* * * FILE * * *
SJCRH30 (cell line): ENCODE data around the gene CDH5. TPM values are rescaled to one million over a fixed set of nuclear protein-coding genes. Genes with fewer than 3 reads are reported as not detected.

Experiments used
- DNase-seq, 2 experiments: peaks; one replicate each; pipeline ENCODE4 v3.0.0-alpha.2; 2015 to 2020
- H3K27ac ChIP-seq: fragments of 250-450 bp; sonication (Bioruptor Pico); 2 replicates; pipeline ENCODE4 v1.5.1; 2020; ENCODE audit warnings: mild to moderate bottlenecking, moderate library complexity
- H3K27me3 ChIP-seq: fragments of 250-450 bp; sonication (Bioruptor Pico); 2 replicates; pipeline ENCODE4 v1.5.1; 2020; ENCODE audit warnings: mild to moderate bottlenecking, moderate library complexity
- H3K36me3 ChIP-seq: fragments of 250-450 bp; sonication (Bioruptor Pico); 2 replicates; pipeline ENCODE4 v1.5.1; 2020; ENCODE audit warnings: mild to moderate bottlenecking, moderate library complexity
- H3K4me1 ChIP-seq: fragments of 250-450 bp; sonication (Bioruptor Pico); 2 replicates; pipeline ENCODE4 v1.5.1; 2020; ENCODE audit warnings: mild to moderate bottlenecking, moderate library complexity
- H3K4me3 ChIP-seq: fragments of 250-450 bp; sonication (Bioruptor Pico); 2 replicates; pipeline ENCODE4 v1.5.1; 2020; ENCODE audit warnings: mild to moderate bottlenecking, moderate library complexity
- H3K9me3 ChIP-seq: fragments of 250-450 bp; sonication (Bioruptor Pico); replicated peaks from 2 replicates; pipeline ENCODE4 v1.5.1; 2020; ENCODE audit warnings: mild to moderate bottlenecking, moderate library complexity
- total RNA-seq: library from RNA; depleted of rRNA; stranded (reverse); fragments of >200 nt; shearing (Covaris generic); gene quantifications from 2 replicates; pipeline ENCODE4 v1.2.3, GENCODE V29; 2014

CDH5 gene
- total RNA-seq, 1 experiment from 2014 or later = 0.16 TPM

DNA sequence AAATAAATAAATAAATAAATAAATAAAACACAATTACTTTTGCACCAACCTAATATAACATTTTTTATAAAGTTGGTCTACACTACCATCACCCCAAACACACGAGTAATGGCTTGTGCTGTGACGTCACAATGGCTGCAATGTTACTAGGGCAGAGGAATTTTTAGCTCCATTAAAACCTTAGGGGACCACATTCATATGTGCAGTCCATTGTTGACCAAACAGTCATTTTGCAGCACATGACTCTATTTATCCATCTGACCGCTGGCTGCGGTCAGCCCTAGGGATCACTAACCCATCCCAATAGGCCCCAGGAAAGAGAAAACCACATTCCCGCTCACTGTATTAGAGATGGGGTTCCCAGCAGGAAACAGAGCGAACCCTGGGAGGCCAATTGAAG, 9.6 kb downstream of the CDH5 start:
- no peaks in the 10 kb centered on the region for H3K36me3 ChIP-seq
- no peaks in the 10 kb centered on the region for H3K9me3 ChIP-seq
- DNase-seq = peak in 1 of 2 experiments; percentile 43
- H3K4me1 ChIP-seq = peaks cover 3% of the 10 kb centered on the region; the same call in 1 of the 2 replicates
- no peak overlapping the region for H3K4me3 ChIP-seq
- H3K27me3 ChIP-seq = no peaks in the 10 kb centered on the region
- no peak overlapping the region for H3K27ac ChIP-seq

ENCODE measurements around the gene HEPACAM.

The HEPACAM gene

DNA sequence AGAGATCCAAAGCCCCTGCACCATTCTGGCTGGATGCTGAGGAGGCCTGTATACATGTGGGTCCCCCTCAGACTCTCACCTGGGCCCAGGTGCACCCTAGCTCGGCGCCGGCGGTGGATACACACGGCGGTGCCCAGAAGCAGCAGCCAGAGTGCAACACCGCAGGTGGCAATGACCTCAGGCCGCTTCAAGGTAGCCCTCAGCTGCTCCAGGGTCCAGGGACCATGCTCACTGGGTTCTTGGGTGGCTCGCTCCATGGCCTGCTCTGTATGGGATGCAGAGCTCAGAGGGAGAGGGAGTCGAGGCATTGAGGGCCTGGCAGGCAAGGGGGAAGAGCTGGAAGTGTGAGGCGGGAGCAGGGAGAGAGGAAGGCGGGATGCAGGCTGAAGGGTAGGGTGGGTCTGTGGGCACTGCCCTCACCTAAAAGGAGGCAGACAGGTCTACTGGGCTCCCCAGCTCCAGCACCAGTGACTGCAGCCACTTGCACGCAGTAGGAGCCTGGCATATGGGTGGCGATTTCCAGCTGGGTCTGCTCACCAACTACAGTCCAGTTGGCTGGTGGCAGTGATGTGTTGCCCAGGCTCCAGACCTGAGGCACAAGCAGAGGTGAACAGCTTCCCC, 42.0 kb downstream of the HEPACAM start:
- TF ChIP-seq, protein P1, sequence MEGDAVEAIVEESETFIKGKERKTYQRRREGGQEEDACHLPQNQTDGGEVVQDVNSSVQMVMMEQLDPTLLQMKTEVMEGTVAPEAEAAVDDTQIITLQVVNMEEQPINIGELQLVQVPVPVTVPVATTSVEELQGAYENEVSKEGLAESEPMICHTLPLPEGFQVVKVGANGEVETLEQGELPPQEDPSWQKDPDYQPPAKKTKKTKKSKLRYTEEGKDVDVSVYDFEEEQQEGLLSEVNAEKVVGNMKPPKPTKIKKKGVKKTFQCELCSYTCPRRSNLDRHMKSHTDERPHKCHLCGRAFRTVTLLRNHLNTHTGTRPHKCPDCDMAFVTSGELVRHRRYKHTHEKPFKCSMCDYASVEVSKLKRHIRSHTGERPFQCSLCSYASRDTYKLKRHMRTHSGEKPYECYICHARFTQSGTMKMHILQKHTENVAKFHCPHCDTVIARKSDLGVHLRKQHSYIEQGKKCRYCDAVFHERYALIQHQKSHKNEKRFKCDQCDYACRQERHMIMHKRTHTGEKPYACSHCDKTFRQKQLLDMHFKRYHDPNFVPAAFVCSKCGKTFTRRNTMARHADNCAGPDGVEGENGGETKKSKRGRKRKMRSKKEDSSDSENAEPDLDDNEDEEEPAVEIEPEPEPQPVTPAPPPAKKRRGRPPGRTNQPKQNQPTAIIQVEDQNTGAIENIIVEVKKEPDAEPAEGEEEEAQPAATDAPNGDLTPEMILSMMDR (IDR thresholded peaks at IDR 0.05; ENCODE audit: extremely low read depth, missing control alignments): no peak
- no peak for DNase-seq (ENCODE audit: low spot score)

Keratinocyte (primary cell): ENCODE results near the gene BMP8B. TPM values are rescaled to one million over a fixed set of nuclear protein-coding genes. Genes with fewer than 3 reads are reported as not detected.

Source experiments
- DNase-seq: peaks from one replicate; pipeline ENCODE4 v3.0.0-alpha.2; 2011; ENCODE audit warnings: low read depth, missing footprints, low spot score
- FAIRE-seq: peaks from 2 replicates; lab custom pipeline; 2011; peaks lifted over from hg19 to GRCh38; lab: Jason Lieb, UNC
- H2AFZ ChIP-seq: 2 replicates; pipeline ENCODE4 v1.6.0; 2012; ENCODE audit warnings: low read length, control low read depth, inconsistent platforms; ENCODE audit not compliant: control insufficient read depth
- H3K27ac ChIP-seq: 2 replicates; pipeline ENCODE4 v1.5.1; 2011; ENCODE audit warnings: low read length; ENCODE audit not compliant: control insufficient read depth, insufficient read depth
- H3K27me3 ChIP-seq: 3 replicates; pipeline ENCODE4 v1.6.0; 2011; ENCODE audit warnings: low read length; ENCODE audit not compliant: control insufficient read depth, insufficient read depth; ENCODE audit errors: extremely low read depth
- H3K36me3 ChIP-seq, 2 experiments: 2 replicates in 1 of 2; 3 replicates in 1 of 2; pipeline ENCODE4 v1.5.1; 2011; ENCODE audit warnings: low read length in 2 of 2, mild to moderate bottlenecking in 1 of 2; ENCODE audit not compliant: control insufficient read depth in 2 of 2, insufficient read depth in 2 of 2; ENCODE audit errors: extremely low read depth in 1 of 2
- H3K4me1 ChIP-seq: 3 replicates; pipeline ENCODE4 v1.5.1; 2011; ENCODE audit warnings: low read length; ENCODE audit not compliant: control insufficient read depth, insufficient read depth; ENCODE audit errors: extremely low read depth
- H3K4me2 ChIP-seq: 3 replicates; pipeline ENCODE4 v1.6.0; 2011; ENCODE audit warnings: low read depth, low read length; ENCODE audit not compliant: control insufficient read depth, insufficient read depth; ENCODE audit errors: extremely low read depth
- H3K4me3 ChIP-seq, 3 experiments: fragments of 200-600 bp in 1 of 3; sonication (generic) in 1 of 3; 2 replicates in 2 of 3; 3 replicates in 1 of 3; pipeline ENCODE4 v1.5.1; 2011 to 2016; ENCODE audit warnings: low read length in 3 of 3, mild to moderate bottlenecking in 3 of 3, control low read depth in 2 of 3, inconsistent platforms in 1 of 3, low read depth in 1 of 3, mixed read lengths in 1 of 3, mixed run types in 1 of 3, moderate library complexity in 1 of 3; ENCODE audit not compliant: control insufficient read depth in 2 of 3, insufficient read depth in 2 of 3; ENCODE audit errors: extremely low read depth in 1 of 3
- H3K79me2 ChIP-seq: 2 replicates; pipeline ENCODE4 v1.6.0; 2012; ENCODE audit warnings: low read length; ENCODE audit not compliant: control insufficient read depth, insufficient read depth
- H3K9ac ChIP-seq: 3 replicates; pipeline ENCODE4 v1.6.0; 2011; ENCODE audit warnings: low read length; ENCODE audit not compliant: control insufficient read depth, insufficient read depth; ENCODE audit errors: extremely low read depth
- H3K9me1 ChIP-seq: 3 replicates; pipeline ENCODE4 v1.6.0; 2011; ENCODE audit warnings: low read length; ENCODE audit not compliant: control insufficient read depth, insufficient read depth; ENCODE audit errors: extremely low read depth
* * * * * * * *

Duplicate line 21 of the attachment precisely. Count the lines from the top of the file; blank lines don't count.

ENCODE measurements around the gene HEPACAM.